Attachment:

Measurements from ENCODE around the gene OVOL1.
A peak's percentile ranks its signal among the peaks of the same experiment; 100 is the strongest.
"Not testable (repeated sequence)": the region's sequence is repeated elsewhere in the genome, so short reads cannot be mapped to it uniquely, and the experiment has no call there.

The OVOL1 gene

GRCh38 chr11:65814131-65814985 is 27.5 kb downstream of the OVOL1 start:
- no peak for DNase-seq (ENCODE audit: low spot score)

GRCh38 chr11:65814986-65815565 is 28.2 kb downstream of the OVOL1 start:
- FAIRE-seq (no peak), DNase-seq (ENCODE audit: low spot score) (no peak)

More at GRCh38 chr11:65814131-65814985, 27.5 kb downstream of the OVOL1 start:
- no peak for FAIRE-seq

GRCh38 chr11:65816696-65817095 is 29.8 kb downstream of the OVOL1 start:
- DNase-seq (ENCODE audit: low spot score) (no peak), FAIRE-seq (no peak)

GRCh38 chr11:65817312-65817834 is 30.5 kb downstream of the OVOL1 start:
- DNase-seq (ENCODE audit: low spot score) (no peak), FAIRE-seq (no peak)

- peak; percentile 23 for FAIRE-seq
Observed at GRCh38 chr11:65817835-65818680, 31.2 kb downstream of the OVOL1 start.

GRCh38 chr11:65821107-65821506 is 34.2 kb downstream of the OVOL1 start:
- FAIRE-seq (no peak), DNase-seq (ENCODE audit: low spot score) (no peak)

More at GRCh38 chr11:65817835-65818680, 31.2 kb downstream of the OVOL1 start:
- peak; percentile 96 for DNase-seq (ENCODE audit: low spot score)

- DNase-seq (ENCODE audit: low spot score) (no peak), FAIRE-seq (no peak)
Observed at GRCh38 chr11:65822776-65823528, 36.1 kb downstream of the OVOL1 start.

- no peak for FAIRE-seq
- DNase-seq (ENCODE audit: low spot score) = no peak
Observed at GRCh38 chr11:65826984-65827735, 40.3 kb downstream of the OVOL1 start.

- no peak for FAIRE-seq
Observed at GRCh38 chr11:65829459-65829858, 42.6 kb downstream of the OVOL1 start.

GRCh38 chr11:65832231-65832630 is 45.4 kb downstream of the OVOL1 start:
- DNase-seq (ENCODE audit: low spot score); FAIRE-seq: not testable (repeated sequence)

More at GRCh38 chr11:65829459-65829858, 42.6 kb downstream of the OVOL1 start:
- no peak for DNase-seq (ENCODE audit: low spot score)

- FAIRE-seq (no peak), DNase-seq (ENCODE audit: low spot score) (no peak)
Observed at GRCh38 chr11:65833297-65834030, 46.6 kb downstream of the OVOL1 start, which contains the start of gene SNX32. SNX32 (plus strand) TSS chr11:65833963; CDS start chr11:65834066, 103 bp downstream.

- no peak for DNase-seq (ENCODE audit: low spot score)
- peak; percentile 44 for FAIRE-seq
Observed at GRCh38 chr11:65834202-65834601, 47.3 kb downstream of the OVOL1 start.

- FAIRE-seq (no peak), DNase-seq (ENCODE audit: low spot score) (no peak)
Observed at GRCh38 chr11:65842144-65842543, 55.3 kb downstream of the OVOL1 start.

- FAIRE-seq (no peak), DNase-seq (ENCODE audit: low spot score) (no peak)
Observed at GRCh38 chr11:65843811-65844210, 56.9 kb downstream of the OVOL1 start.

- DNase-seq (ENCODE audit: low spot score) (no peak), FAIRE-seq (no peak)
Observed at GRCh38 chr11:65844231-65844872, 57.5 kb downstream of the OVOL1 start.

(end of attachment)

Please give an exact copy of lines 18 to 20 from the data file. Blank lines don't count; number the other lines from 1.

- FAIRE-seq (no peak), DNase-seq (ENCODE audit: low spot score) (no peak)

More at GRCh38 chr11:65817835-65818680, 31.2 kb downstream of the OVOL1 start:
- peak; percentile 96 for DNase-seq (ENCODE audit: low spot score)